Among the Herero people, erotic friendships (known as oupanga) between two people, regardless of sex, were common, and typically included anal intercourse (okutunduka vanena).[4]

Laws regarding same-sex sexual acts[edit]

Articles 70 and 71 of the Penal Code of 1886 contains a vaguely worded prohibition against public immorality and acts considered "against nature".[6]

In February 2017, the Angolan Parliament preliminarily approved a draft of a new penal code, in a unanimous 125-0 vote with 36 abstentions. The new Penal Code does not contain provisions outlawing same-sex sexual activity in private.[6][7][8][9] A final vote on the bill was planned for 28 June 2017, but was postponed,[10] due to controversy surrounding abortion (the Penal Code would have legalised abortions in the case of rape).[11] Multiple public debates and consultations were held, though same-sex sexual activity was hardly, if ever, an issue. On 18 May 2018, the Parliament approved the draft in a second vote by a 186-3 vote with six abstentions. Now, it has to go to parliamentary committees.[12][13][14] Under the new Code, the age of consent would be 14 regardless of sexual orientation. The Code is expected to be discussed in the 2018-2019 parliamentary year.[15]

Recognition of same-sex relationships[edit]

There is no legal recognition of same-sex couples in Angola.[16]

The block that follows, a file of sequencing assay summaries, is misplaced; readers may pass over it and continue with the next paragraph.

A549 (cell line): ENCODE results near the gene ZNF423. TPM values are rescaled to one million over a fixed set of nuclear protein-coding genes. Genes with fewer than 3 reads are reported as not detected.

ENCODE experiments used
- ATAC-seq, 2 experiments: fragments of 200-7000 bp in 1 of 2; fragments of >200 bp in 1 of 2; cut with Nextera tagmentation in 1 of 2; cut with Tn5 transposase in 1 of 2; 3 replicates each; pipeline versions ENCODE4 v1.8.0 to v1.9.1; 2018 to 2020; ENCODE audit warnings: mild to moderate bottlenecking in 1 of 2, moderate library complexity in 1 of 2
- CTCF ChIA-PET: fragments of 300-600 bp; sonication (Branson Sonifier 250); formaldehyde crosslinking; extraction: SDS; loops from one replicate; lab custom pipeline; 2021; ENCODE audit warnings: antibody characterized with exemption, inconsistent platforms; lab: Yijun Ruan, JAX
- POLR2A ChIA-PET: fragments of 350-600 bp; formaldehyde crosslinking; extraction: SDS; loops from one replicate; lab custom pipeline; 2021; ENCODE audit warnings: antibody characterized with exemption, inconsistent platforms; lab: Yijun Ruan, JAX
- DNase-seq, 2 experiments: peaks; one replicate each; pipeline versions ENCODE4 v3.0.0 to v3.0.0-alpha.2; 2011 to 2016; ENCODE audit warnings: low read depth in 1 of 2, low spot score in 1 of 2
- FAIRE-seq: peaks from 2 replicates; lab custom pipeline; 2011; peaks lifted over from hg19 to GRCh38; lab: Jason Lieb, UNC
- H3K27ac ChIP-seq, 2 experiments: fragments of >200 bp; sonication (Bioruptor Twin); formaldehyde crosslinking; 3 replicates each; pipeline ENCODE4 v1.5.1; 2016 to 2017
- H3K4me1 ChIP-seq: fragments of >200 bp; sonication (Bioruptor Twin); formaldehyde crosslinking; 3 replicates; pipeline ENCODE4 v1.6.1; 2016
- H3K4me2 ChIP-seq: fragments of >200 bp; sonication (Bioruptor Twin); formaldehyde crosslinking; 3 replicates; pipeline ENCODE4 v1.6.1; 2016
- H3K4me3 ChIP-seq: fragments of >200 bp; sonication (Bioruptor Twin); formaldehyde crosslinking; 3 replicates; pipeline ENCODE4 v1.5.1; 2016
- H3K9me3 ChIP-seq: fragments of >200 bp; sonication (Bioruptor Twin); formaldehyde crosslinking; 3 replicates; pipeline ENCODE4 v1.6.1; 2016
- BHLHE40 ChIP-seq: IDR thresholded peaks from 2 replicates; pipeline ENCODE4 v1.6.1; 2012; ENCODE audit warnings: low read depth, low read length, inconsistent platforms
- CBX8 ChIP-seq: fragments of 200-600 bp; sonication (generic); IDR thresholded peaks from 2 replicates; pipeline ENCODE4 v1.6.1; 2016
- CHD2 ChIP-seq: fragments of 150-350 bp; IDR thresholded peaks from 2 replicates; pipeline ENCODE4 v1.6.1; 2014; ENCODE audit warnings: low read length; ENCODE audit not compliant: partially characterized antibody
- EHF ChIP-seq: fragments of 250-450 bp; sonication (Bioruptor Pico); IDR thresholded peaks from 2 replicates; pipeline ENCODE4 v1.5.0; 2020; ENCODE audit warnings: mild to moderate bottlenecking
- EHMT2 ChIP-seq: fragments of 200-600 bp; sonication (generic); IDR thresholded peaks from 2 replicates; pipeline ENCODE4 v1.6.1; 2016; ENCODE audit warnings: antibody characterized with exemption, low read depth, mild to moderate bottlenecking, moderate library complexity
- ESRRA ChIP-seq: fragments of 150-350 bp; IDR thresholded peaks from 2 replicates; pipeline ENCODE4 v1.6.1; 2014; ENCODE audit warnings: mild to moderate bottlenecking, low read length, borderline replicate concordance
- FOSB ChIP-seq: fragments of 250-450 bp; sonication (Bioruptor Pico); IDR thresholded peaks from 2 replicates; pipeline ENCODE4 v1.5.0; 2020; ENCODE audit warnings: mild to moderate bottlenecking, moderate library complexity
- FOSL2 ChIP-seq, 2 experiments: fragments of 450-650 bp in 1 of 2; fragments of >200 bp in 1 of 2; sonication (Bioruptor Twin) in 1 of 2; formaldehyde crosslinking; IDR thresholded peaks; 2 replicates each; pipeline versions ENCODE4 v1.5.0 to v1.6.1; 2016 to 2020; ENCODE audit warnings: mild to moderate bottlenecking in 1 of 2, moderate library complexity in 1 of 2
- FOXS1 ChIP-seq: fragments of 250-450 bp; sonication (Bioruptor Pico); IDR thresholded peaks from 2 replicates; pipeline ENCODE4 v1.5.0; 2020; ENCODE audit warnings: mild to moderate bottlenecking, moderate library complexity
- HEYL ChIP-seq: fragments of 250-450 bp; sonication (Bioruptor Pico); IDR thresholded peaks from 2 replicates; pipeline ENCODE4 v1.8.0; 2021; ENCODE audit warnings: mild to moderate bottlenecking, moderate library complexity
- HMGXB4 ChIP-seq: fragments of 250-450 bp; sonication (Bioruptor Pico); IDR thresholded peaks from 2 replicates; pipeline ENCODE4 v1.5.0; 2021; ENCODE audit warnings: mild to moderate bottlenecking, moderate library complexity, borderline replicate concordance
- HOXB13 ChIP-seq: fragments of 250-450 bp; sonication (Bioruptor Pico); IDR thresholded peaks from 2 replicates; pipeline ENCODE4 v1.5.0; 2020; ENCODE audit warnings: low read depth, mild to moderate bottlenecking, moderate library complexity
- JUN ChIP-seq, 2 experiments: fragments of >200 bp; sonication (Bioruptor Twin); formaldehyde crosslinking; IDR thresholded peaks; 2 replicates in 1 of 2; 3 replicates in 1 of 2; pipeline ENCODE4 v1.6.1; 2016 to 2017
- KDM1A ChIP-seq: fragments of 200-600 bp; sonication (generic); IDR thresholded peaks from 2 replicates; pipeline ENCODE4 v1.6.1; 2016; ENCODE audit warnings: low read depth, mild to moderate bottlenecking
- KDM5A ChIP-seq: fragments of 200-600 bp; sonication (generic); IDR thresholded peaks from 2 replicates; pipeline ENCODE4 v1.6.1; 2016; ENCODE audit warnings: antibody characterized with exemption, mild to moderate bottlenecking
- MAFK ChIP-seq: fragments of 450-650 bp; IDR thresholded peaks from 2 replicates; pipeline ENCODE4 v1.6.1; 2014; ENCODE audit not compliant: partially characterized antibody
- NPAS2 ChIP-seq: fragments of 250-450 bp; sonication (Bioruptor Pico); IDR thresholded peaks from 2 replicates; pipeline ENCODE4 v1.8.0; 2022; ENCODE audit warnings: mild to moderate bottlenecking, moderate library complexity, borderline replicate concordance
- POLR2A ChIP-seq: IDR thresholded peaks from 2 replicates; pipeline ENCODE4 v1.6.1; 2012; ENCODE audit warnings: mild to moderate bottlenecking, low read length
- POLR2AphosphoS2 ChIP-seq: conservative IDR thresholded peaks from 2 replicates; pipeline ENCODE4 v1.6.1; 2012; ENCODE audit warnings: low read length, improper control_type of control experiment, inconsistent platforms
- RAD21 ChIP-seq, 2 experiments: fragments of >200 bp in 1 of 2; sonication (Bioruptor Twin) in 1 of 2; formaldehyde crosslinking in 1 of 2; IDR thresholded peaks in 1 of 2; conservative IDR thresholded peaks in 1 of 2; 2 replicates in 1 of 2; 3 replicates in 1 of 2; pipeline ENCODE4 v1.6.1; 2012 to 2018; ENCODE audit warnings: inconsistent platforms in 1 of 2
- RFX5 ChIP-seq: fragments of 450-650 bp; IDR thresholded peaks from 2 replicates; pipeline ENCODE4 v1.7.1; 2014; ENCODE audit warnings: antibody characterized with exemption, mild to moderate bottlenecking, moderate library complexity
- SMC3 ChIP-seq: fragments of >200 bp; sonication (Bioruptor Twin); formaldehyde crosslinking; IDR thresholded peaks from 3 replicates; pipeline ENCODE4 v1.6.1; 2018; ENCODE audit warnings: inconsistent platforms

In general, significant social pressure is put on people to marry a suitable partner of the opposite sex and have children.[17]

In 2005, the unofficial commitment ceremony of a same-sex couple was treated as "shameless" and "abominable" in the national news magazines.[18]

Constitutional rights[edit]

LGBT citizens were not expressly mentioned in the previous Constitution, ratified in 1992. The new Constitution of 2010 does make some general provisions concerning human rights, freedom, equality and tolerance that may apply to all citizens, irrespective of sexual orientation or gender identity. For example, the Constitution stipulates that the Government will work to secure equal rights and opportunities for all citizens, irrespective of, among other things, "any other form of discrimination".[19]

Discrimination protections[edit]

LGBT flag map of Angola

The General Labour Law (7/15), which came into effect on 15 September 2015, prohibits employment discrimination on the basis of sexual orientation, among other categories.[20][21]